How often do you clean your brass???

Discussion in 'The Basics, Starting Out' started by Matt Regalia, May 17, 2002.

  1. Matt Regalia

    Matt Regalia Well-Known Member

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    Do you put your brass in the tumbler everytime you reload it or every other time? What is the rule of thumb for this? Just curious. I have never gotten a straight answer so I figured I would ask the question to everyone here. Like a survey.

    Thanks,

    Matt
     
  2. Dave King

    Dave King Well-Known Member

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    Matt

    I have gotten away fron tumbling brass. I clean the necks with very fine steel wool before reloading (each reload). When tumbling, use corncob media and not walnut/red rouge, the walnut gets bound up in the flashhole and the rouge leaves a residue in the case.
     
  3. Ian M

    Ian M Well-Known Member

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    Like Dave I prefer corncob but have a bunch of walnut to use up so have to watch the flash-holes and get rid of the dust. After tumbling I throw the brass into an old towel and rub it around, seems to get rid of the dust.
    I find that if I keep a cleaning patch soaked in solvent on the bench and give each case a wipe around the neck after I take it out, that I don't have to clean the brass nearly as much. Seems to wipe very easily when it is right out of the chamber. This is only when shooting from the bench and not in the field obviously. Also use the extra-fine steel wool that Dave mentions if the necks are really sooty.
     
  4. Brent

    Brent Well-Known Member

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    Somewhere around 5 reloads or so they're getting pretty stained so I throw them in for a polish, kind of scientific isn't it. I'm not too anal about how my brass looks though, my father on the other hand, polishes after each firing.
     
  5. Matt Regalia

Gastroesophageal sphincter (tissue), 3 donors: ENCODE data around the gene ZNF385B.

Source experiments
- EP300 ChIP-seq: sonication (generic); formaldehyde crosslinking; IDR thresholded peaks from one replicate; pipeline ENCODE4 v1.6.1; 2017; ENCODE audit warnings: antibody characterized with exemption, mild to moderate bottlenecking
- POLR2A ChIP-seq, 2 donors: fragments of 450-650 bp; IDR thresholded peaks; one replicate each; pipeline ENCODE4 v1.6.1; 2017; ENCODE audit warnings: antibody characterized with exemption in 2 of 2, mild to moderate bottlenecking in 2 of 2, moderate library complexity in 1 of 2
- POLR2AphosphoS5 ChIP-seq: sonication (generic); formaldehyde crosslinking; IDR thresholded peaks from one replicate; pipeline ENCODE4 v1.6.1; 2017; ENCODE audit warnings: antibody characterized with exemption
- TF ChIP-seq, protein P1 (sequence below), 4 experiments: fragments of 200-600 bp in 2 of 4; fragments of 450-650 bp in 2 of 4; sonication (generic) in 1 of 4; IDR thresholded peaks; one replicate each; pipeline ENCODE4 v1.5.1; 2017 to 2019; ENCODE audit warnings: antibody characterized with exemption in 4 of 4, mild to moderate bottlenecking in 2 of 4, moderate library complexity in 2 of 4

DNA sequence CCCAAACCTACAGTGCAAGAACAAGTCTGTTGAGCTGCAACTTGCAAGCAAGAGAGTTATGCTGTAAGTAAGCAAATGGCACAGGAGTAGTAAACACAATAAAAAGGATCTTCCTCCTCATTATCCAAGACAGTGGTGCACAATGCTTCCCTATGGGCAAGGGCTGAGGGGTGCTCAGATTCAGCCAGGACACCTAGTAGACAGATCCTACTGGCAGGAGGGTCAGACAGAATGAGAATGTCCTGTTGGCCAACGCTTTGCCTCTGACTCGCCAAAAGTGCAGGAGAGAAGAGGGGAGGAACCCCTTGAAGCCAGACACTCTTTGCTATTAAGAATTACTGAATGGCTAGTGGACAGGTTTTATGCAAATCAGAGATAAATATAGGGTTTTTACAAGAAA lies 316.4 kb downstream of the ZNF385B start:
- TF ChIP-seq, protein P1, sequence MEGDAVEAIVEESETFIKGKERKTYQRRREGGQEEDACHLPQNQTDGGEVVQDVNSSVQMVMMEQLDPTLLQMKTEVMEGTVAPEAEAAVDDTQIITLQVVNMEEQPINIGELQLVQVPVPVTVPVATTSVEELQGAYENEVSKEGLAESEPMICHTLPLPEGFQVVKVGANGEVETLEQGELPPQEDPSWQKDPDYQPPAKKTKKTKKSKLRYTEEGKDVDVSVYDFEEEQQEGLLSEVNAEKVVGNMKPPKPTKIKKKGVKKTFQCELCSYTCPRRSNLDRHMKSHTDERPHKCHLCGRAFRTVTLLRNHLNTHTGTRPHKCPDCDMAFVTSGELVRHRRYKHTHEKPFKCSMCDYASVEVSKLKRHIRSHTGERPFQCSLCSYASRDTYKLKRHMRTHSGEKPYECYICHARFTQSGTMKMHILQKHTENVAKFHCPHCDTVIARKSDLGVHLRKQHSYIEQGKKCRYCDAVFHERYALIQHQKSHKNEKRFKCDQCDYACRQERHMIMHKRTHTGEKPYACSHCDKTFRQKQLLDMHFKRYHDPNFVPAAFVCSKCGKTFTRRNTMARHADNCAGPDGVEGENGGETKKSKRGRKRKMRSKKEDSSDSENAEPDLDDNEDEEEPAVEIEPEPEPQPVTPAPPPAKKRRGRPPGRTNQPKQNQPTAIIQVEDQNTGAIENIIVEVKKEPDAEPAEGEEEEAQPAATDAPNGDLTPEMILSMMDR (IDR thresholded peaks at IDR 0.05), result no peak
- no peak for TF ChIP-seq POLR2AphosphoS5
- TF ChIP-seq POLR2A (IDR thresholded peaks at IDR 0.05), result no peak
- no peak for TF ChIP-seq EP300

Matt Regalia Well-Known Member

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    Thanks for the replys. That is what I wanted to hear.

    Matt
     
  6. Guest

    Guest Guest

    Matt,
    I agree with with Dave & Ian on the cleaning. There is one thing I do to clean my casings that probably no one else does. I put my casing in a glass jar, standing up, and fill it it with "vingear" to totally submerage the casings. I then put the jar in the microwave and on high for about 1-1 1/2 min.'s, enough to heat the vingear very hot. Then I leave it stand on the counter for about 1/2 hour, drain & rinse good-really gets the "crude" out
    I have been doing it this way for over 15 years now and no problems.
     
  7. Brent

    Brent Well-Known Member

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    No sparks doing it like that?
     
  8. Gary Rihn

    Gary Rihn Well-Known Member

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    I guess I'm one of those guys who would rather shoot than clean. As long as my brass isn't corroded or causing problems, I just load it & shoot it.

    I rub each case with an old towel to remove the lube after sizing, and figure that's worth something! [​IMG]
     
  9. Guest

    Guest Guest

    Brent,
    You will never have any sparks as long as the casings are totally covered with liquid. The vingear gets the lube off the casing very well too.
    I have a cousin who's name is same as yours, I use to work with him in Anchorage. I have been to Palmer back in 1977.

    Later
     
  10. Nighthawk

    Nighthawk Well-Known Member

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    I tried the microwave thing and I got blue sparks. The last time I will ever try that again.
     
  11. littletoes

    littletoes Well-Known Member

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    I clean my brass after every shooting. I use a tumbler with corn cob media, the walnut leaves an oily film on the brass. I wipe the brass off with a towel after tumbling and after sizing. The corn cob media also gets stuck in the flash hole. I use steel wool. Four ought-0000. It is the finest steel wool. I wrap some four ought wool around a phosphourous brass brush of the caliber I am shooting and use it too run up and down inside the case neck to polish the neck. This will keep all the necks more uniform. I clean all my brass after every firing-MY GUN IS WORTH IT. SO ARE MY DIES. If any kind of spec of dirt or grit is on your brass and you run it in your die, and scratch your die, it will be scratched for ALL TIME! My gun is worth perfect brass, isn't yours?